Monday, October 25, 2010


Some of the nation’s largest title insurance companies have threatened to stop issuing title insurance for Chase and GMAC foreclosure properties. See, Washington Post article here. See, My Fox Phoenix report hereThe reason is that the so-called “robo-signers” have created a situation where title insurers feel uncomfortable issuing polices on these banks’ properties. (See my previous post). The supposition is that defects in the foreclosure process have caused defects to title. However, there are reports that some title insurers will issue insurance so long as Chase and GMAC agree to indemnify the insurer should the foreclosure be found defective. See, Miami Herald article here. It remains to be seen how this will affect Arizona home sales.

So, what does this actually mean? Title insurance is a policy that a buyer obtains when property is purchased to protect the buyer from defects in “title.” Title is the legal elements that constitute the right to control and dispose of real property. When title is “defective” the seller cannot legally convey clear title. No purchaser of property in their right mind would purchase without title insurance. Most lenders require that title insurance be purchased at the time of sale, otherwise they will not lend for the property.

Consider the following example: John buys a home from Frank. Frank sold the home in his capacity as personal representative for his father’s estate. Unknown to John, Frank failed to give notice in the probate action to certain heirs who were entitled to the home per the will. Thereafter, the disenfranchised heirs bring suit to recover the home. John is protected from financial losses by his title insurance.

Consider another example: John purchases a home from Frank. According to the county records, Frank “purchased” the home from Sue some 6 months previous. The only problem is that Sue never “sold” the property. The deed from Sue to Frank was an absolute forgery. When Sue returns from her 2 year Christian mission to Africa, she finds John living in her home. Sue sues anyone and everyone, including John, so she can recover her losses. John is protected by title insurance.

Consider a final example: Bill owns a home he purchased with a loan from Chase bank. The home has significant equity. Last June and July Chase misapplied two of John’s mortgage payments. Thereafter, Chase initiated foreclosure proceedings during which Chase failed to provide notice to John about the proceedings. Last week Bill found out his home was sold at a foreclosure auction to Sue. Bill sues anyone and everyone, including Sue, so he can recover his losses and/or receive a return of the home. Sue does not have title insurance because the insurer refused to issue a policy on Chase properties. Sue must defend title and her investment with her own money.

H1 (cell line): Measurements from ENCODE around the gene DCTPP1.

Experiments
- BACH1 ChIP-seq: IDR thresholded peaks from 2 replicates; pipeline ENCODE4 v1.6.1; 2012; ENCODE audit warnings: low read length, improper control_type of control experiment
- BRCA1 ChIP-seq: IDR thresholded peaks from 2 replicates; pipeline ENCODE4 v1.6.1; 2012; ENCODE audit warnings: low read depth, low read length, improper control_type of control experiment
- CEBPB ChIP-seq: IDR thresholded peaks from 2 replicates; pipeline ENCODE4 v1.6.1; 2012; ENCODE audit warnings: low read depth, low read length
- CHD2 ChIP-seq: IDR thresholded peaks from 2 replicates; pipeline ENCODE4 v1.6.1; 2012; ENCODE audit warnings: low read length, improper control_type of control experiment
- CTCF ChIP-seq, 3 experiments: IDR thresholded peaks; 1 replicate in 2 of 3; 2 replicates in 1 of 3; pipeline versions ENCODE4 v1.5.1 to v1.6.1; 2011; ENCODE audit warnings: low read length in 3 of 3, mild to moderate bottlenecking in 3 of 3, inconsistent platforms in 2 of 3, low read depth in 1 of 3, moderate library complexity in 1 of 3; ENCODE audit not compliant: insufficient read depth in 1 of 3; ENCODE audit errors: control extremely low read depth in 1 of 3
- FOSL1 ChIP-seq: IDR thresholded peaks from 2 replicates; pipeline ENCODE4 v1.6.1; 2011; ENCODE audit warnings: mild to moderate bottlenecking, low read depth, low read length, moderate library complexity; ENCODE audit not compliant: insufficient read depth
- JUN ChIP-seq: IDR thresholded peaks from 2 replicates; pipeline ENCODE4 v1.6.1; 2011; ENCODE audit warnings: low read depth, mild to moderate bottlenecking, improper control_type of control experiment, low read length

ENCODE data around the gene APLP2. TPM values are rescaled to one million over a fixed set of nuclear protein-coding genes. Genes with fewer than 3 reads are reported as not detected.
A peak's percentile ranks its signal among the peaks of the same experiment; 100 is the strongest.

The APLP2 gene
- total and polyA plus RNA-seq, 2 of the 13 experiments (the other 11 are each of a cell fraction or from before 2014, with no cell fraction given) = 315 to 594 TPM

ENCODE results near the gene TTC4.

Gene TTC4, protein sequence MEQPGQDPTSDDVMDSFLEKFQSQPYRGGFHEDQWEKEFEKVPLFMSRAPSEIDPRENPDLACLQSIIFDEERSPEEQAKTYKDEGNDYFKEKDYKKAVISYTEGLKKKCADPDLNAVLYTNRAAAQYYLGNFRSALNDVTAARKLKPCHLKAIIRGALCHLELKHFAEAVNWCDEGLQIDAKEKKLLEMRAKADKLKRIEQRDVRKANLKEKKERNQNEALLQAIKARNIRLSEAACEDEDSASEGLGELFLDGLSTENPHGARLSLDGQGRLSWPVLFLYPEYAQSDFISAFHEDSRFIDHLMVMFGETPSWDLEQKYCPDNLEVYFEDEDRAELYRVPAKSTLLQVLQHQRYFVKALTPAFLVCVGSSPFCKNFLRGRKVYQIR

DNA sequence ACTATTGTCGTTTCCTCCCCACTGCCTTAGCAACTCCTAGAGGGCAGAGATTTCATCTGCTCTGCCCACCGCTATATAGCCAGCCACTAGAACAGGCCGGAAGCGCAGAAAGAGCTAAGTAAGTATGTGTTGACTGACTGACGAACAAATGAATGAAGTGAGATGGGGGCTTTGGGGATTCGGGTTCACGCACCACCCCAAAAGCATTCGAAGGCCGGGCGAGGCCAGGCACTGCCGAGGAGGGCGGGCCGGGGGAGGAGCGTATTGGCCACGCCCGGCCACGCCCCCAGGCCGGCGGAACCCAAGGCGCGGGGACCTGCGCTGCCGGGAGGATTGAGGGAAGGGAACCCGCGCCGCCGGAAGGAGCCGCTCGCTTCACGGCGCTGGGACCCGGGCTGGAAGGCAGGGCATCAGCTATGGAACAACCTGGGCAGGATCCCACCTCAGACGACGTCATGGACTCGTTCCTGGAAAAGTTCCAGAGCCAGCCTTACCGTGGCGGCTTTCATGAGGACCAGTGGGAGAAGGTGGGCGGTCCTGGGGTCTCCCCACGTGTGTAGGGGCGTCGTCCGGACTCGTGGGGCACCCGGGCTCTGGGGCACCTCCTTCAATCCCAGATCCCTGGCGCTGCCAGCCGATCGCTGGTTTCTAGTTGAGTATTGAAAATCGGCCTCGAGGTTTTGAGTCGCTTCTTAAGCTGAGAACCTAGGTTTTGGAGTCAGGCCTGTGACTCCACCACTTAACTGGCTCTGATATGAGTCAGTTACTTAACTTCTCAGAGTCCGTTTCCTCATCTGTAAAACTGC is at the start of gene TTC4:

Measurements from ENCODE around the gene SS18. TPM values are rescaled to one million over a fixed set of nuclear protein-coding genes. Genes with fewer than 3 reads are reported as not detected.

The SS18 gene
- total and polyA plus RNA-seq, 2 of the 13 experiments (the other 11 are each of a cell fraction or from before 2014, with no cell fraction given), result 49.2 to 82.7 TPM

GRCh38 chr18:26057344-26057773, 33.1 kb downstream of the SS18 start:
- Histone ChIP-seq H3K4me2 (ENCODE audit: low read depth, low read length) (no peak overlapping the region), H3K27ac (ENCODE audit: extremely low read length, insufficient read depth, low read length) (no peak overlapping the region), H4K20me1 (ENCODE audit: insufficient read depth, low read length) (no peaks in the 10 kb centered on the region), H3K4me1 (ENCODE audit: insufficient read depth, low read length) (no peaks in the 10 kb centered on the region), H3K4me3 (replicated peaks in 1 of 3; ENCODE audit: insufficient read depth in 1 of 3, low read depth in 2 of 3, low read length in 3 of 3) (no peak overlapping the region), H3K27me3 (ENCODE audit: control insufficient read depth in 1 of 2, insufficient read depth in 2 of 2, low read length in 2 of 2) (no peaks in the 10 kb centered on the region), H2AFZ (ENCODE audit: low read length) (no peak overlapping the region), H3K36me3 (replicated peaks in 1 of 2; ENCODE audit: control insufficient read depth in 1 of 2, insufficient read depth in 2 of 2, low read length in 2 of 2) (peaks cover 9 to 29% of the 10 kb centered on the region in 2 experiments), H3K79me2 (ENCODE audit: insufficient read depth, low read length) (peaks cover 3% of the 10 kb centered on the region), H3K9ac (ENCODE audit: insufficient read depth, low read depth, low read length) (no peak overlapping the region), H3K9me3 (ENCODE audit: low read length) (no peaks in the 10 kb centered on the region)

These examples may seem far fetched, but they are not as rare as one might expect. Moreover, the fee for title insurance is a good investment to protect from these types of harms. In light of these examples, it is easy to see the importance of the announcement that title insurance companies will not issue polices for Chase and GMAC foreclosure properties. How much would you pay for a home with no ability to purchase title insurance?

Wednesday, October 20, 2010


There has been much talk in the media regarding whether or not foreclosures should be halted. Accusations have been made that banks are illegally foreclosing on innocent homeowners. The accusations stem from the so-called “robo signers,” who signed foreclosure documents without verifying the accuracy of the documents—not a good idea. See, Daily Finance article here. Now that foreclosures are moving forward again, consumer advocates and attorneys general are questioning whether banks have sufficiently complied with the foreclosure laws. See, Rueters article here. I note, with few exceptions, that the accusation against the banks is that the foreclosures are procedurally wrong—the homeowners are still in default.

From a practical prospective, it is difficult to contest a foreclosure when the homeowner is in default on the mortgage. As someone who advises and represents parties in contested foreclosures, the best result a homeowner in default can expect is to prolong the foreclosure process. However, in some instances, prolonging the foreclosure process through judicial procedure is counter productive for the homeowner because the homeowner has a very real possibility of losing in court.